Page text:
'Feud: Capote vs. The Swans': Ryan Murphy calls infamous women 'the original influencers' (Photo by John Nacion/Variety via Getty Images)
Diane Lane, Chloë Sevigny, Naomi Watts, Tom Hollander, Molly Ringwald, Demi Moore and Calista Flockhart at the premiere of "Feud: Capote vs. The Swans" held at MOMA on January 23, 2024 in New York City. (Photo by John Nacion/Variety via Getty Images)

Ryan Murphy on being 'honest' with the inclusion of homophobic slur in series

But the relationship between Capote and The Swans, as depicted in Feud: Capote vs. The Swans, is complex. There's a very interesting, unique and dynamic push and pull between these women and the author.

"They were all in marriages or with men who constantly put them in their place and told them they weren’t enough, and Truman was the one who said to them, 'You’re actually smarter than your husbands, you control everything. All of these lives are because of what you’re doing,'" Watts said. "When she shares all of her secrets with Truman and through this bond, someone who actually cares about her wellbeing and she feels seen and listened to in the first time in such a deep way — her husband didn’t spend enough time appreciating her or really seeing what she needed and wanted."

"So she fell into this relationship as if it was the deepest romance she’d ever had, minus the sex, but I think that allowed her to go deeper. So when the betrayal occurs, she just comes undone and they all do, because they entrusted him. But for Babe, I think all of the wounds start coming to surface, not just the wound that he has created, but the wounds of her life."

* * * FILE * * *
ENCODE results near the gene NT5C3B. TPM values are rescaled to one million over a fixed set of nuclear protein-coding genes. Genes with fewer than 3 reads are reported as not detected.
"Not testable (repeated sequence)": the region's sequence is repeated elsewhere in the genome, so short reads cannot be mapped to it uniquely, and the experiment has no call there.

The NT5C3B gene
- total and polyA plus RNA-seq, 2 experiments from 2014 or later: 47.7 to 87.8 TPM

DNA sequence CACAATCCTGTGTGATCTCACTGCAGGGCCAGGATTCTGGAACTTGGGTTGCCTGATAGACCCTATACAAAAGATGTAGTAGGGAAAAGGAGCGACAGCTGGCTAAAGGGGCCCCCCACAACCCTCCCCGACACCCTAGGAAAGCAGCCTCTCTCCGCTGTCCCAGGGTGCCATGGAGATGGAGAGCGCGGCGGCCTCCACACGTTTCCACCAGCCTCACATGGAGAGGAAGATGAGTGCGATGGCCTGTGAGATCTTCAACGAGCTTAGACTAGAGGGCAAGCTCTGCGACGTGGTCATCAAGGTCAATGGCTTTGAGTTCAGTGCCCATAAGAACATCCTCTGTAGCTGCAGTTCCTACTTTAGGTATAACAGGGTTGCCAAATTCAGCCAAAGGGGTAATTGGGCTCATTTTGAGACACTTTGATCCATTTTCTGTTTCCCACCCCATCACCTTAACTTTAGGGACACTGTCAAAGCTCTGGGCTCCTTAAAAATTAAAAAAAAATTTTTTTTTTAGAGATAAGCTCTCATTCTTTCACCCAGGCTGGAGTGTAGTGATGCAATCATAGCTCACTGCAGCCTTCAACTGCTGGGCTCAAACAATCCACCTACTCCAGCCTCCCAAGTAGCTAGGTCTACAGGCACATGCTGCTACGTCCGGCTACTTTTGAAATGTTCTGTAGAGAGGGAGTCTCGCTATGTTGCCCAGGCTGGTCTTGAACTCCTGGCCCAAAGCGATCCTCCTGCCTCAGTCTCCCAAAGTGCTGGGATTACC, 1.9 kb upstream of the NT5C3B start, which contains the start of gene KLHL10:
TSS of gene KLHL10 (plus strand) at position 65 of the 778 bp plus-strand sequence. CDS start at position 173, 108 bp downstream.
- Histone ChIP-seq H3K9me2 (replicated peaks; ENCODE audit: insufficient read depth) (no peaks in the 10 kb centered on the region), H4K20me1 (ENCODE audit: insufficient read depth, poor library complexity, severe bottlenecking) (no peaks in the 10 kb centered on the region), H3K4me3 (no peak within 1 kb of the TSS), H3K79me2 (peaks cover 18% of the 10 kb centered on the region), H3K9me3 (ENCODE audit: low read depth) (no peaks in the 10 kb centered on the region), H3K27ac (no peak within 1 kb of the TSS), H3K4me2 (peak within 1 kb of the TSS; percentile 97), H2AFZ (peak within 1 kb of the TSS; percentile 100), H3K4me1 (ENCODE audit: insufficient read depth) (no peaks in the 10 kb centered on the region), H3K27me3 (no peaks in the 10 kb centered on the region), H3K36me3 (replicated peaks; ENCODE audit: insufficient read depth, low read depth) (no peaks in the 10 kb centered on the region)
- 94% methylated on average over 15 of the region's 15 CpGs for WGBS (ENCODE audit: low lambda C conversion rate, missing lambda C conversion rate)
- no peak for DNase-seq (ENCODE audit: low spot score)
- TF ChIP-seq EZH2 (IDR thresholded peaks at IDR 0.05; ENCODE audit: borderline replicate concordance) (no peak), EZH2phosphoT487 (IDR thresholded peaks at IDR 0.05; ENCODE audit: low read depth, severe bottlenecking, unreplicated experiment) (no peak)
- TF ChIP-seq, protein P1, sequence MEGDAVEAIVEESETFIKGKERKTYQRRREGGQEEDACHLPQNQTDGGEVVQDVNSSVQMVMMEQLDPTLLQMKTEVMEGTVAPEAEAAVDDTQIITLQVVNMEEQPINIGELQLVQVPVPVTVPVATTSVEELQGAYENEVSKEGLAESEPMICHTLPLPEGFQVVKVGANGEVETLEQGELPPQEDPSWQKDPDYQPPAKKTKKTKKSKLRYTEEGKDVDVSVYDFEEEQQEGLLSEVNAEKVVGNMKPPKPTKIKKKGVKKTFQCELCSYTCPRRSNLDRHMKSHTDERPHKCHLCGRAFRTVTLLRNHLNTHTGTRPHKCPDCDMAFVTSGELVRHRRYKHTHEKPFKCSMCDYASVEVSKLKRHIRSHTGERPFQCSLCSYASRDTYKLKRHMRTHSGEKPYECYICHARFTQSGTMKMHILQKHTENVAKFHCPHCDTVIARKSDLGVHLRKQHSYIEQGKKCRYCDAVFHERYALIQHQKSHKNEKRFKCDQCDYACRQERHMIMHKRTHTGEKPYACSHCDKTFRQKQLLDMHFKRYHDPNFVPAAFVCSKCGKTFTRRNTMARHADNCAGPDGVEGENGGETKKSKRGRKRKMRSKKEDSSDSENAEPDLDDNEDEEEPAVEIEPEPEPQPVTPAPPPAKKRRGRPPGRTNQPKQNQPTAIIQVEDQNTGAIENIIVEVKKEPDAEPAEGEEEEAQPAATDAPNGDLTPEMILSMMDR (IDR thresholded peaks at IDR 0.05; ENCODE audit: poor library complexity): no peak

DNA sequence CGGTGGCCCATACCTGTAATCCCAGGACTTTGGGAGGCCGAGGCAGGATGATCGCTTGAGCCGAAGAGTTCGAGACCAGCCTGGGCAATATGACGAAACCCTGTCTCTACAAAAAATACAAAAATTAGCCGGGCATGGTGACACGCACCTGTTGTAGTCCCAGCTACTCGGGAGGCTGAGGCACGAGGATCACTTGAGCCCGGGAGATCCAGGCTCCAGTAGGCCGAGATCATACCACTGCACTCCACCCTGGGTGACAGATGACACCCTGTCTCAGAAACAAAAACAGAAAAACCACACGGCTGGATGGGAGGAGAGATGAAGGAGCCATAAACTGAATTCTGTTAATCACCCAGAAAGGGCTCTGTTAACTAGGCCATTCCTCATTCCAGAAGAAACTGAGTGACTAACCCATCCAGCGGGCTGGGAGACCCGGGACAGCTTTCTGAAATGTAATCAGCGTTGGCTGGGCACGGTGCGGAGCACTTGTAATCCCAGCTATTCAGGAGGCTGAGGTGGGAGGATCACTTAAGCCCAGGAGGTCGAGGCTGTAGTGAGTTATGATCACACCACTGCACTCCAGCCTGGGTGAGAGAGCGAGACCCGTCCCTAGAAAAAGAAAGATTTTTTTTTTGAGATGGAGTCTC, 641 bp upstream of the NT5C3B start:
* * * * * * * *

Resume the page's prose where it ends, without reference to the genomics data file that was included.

Watch Feud: Capote vs. The Swans on Disney+ in canada. Until March 15, sign up for Disney+ for $1.99/month for 3 months.

$2 at Disney+

While there is an element of these women facing cruel misogyny, they aren't completely void of cruelty themselves. While Capote became their confidante, he also watched them as they use homophobic slurs and made derogatory comments, about not just the people around them, but Capote himself.

There's one particular moment when Ann Woodward finds out that Capote spread a rumour about her and she responds with a harsh slur. Additionally, there's a moment when Lee Radziwill uses the same slur to talk about a lawsuit Capote is involved in, both shown in the series.

"Obviously it’s a word none of us like, none of us use, and we had a lot of conversation about it," Murphy explained. "When he talks about Demi’s character, it is the thing that he references where he decided to go after her, and in the case of Lee, it’s an offhand remark that she made about a lawsuit he was in, and he was so stunned and hurt."

"So for us, it was about — as difficult as it was to articulate — being true to the characters and the time and the power of words. And so we researched that quite heavily and we had a lot of conversations about, 'Should we leave it in? Should we take it out?' But ultimately, we did [leave it in]. And as a gay person who that word has been used about since I was three years old, I really understand the wound of it and the pain of it, and how it really can turn your life upside down. So we decided to be honest."